Schastye (Happiness) (1934)
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Critic Reviews for Schastye (Happiness)
Audience Reviews for Schastye (Happiness)
In "Happiness," Khmyr(Pyotr Zinovyev) is a peasant who suffers through life. To make matters worse, he even has to watch his grandfather die in his attempt to steal some very tasty looking cake from a prosperous neighbor. So, he decides to hit the road, leaving behind his wife Anna(Yelena Yegorova), where even finding a merchant's wallet cannot alleviate his misery, as life goes on. With its peasant protagonist and random shots at clergy, "Happiness" would rate as an average piece of Soviet propaganda if not for its innovative use of a camera in what defnitely look like crane shots and an influential use of surrealism. Plus, it helps that writer-director Aleksandr Medvedkin keeps things moving throughout this silent film, even with the fractured narrative.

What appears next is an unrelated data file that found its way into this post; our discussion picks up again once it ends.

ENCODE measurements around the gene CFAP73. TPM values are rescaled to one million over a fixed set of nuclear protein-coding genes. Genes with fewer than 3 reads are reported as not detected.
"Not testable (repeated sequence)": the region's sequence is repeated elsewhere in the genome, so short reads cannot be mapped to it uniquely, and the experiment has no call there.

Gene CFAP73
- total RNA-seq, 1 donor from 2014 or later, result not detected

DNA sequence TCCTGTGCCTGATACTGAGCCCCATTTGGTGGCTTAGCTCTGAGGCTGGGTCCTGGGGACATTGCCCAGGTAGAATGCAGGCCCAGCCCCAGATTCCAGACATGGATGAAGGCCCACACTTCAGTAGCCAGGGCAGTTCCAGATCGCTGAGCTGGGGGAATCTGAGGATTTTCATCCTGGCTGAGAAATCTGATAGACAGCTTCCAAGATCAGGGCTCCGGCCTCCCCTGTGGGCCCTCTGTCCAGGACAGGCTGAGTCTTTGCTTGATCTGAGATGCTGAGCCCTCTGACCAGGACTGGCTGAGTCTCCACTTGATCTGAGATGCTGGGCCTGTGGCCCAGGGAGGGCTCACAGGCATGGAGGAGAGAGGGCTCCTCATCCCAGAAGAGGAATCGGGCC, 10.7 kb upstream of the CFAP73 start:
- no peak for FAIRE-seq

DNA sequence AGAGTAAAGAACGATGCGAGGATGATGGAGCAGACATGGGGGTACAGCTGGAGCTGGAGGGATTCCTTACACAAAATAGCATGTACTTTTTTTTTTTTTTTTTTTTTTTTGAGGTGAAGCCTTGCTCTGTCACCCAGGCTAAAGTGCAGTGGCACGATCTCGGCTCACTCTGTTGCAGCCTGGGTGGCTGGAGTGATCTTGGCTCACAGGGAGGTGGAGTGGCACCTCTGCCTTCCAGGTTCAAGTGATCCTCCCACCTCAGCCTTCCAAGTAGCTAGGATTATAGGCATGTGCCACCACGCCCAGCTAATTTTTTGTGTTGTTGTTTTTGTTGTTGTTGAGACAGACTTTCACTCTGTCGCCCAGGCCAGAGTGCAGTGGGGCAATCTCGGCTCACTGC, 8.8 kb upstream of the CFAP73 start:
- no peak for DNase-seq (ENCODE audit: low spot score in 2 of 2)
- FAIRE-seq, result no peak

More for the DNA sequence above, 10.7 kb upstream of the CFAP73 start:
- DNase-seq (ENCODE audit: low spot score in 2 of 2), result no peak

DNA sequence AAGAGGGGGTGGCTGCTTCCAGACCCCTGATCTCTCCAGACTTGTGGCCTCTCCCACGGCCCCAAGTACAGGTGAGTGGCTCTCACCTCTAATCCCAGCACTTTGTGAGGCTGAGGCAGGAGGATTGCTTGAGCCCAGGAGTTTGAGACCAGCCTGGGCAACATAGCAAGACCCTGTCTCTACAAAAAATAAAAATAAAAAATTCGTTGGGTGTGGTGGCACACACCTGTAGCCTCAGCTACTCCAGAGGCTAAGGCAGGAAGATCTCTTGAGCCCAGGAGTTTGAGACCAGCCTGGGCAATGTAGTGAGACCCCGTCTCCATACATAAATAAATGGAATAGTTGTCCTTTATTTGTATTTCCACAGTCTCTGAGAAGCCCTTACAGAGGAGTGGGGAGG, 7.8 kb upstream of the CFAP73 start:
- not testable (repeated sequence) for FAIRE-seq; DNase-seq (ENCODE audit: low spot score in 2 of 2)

A hapless farmer gets sick of religious hypocrisy, trying to keep up with bourgeois, and being taxed by the tsar, and so he learns to love the collective. Communist comedy? Socialist slapstick? Yes, it's a Soviet propaganda film with a Buster Keaton comic sensibility. The movie is often greatly exagerrated, part expressionist and part absurdist. It also has a dark edge to it, with not one but two gags about suicide. And it's even funny. It does get a little confusing at times, but according to one poster on IMDb, some scenes are missing. Bizarre and unexpected.
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